11
September
2017
|
19:18
Europe/Amsterdam

Is your cell phone really 10 times dirtier than a toilet seat?

UAlberta health experts weigh in on the issue of cell phones and germs.

By LESLEY YOUNG

Time’s end of summer headline, “Your cell phone Is 10 times dirtier than a toilet seat,” may have repulsed you, especially considering that, on average, we touch our cell phones 2,617 times a day.

The news story highlighted two new studies that showed there are 17,000 gene copies of bacteria present on the average cell phone, and 10 times more bacteria than a toilet seat.

First, the good news: “Only certain strains of a few of these bacteria are significant pathogens [disease spreaders] but the methods used in these studies at best, only get to the species level,” said Nicholas Ashbolt, a professor in UAlberta’s School of Public Health. In other words, it’s not clear what bacteria were identified on the phones and if any would cause infection.

Now the bad news: “Although the presence of these bacteria on our cell phones does not mean we will get sick from them, there is a higher chance that we could become colonized with them,” said Jamil Kanji, a U of A infectious disease professor and a physician at Misericordia Hospital. “If colonized, the higher our probability of developing infections due to some of these bacteria, especially if you already have a weakened immune system.”

Plus, these bacteria are all on our hands anyway, according to Ashbolt, so the phone doesn’t really add to the issue.

“It’s still a case of don’t touch things, like other peoples’ cell phones, or door handles for that matter, and then touch your nose or mouth without first washing your hands.”

Here are a few other helpful insights about cell phones and germs.

So we know bacteria gets around on our phones, but can viruses be spread by cell phones, too?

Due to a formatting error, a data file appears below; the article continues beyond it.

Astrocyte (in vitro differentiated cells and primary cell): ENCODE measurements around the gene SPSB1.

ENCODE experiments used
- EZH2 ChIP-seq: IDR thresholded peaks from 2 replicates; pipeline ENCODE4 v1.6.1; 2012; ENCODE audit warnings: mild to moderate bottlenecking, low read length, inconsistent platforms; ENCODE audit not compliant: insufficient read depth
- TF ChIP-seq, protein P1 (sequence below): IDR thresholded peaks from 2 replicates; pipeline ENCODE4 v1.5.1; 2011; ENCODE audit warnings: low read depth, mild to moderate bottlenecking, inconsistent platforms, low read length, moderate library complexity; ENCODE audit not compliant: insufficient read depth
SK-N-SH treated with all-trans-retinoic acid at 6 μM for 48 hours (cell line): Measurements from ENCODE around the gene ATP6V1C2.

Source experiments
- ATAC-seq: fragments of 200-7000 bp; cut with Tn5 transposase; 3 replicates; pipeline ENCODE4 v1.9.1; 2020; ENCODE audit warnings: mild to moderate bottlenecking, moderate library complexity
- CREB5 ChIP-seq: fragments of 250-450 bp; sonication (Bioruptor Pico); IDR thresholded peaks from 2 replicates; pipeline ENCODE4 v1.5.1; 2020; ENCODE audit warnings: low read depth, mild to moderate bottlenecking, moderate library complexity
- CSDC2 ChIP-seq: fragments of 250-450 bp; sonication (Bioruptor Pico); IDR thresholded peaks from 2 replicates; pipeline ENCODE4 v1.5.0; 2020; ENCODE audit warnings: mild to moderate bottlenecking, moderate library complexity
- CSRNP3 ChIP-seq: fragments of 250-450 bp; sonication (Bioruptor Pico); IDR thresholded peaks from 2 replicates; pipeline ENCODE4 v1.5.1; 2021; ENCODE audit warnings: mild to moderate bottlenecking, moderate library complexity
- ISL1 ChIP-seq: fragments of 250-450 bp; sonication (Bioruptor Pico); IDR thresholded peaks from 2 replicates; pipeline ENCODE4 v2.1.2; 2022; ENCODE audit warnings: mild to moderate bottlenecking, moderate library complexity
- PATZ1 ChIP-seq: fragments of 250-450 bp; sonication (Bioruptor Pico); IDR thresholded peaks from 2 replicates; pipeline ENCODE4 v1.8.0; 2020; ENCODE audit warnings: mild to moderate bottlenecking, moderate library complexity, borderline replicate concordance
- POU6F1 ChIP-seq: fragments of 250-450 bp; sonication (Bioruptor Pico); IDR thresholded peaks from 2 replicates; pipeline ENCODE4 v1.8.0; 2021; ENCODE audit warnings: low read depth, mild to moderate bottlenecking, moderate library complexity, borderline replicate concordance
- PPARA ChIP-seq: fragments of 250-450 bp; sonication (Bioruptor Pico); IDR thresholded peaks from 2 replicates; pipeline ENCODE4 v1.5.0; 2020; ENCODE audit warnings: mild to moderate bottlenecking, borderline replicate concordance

“Yes, like bacteria, many viruses that cause respiratory illness (like various types of colds, influenza) and even some that can cause diarrhea illnesses (like norovirus or rotavirus) have been found on phones,” said Kanji.

“Thus, coming in contact with them and not washing your hands increases the chance you may cross contaminate yourself, for example, if you touch your phone and then say rub your eye, eat food, or even shake other people’s hands. This increases the risk that you could become ill from them.”

He added that it’s difficult to predict the probability of getting sick, but the probability is there.

Is a cell phone any greater a germ carrier or germ risk than say door handles around a university campus?

“Nobody has done direct comparative studies, however, both surfaces (a cell phone and door handle) act as fomites, which are inanimate objects on which bacteria and viruses can be found. So they both act as a method to spread potential viral and bacterial pathogens,” said Kanji.

“One may hypothesize that more people are in contact with a door knob, but then if you’ve touched a doorknob and then you touch your phone–it could become a contaminated surface for bacteria/viruses. Thus, they are likely similar risks.”

In addition to not sharing your phone with others, what are some risk reductions tips?

“Wash your hands frequently with water and soap or an alcohol-based cleanser,” said Ashbolt.

The easiest way to decrease the germs count on your cell phone, added Kanji, is to lightly wipe the surface with an alcohol swab (most are anti-bacterial) or a very lightly moistened cloth that contains a cleaning alcohol-based solution, and let it air dry.

“This likely is sufficient if combined with regular hand hygiene, which everyone should practice routinely anyhow,” he said, adding that it is not advised to spray liquid disinfectants or use heavily wet cloths on your phone surface.

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